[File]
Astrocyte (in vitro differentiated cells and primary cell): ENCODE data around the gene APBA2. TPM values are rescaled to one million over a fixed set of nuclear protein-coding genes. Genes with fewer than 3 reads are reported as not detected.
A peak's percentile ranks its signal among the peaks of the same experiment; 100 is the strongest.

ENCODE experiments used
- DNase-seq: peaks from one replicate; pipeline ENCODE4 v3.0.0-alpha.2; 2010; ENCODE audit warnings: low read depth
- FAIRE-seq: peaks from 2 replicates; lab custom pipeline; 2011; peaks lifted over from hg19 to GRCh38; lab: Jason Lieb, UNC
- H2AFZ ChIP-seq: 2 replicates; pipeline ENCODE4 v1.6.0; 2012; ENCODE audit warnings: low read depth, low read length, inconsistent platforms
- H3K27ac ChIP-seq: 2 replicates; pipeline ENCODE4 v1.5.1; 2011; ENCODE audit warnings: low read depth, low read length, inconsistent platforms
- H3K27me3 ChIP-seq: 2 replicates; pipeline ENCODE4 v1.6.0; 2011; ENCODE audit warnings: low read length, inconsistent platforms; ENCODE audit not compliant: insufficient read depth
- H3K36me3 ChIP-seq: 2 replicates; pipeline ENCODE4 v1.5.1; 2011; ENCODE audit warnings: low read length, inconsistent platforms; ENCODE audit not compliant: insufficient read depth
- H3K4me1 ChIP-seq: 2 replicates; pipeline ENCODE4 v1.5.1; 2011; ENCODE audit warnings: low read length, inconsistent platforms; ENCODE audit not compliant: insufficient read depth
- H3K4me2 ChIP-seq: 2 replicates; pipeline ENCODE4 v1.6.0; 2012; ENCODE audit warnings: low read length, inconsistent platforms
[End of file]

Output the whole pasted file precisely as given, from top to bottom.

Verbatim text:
Astrocyte (in vitro differentiated cells and primary cell): ENCODE data around the gene APBA2. TPM values are rescaled to one million over a fixed set of nuclear protein-coding genes. Genes with fewer than 3 reads are reported as not detected.
A peak's percentile ranks its signal among the peaks of the same experiment; 100 is the strongest.

ENCODE experiments used
- DNase-seq: peaks from one replicate; pipeline ENCODE4 v3.0.0-alpha.2; 2010; ENCODE audit warnings: low read depth
- FAIRE-seq: peaks from 2 replicates; lab custom pipeline; 2011; peaks lifted over from hg19 to GRCh38; lab: Jason Lieb, UNC
- H2AFZ ChIP-seq: 2 replicates; pipeline ENCODE4 v1.6.0; 2012; ENCODE audit warnings: low read depth, low read length, inconsistent platforms
- H3K27ac ChIP-seq: 2 replicates; pipeline ENCODE4 v1.5.1; 2011; ENCODE audit warnings: low read depth, low read length, inconsistent platforms
- H3K27me3 ChIP-seq: 2 replicates; pipeline ENCODE4 v1.6.0; 2011; ENCODE audit warnings: low read length, inconsistent platforms; ENCODE audit not compliant: insufficient read depth
- H3K36me3 ChIP-seq: 2 replicates; pipeline ENCODE4 v1.5.1; 2011; ENCODE audit warnings: low read length, inconsistent platforms; ENCODE audit not compliant: insufficient read depth
- H3K4me1 ChIP-seq: 2 replicates; pipeline ENCODE4 v1.5.1; 2011; ENCODE audit warnings: low read length, inconsistent platforms; ENCODE audit not compliant: insufficient read depth
- H3K4me2 ChIP-seq: 2 replicates; pipeline ENCODE4 v1.6.0; 2012; ENCODE audit warnings: low read length, inconsistent platforms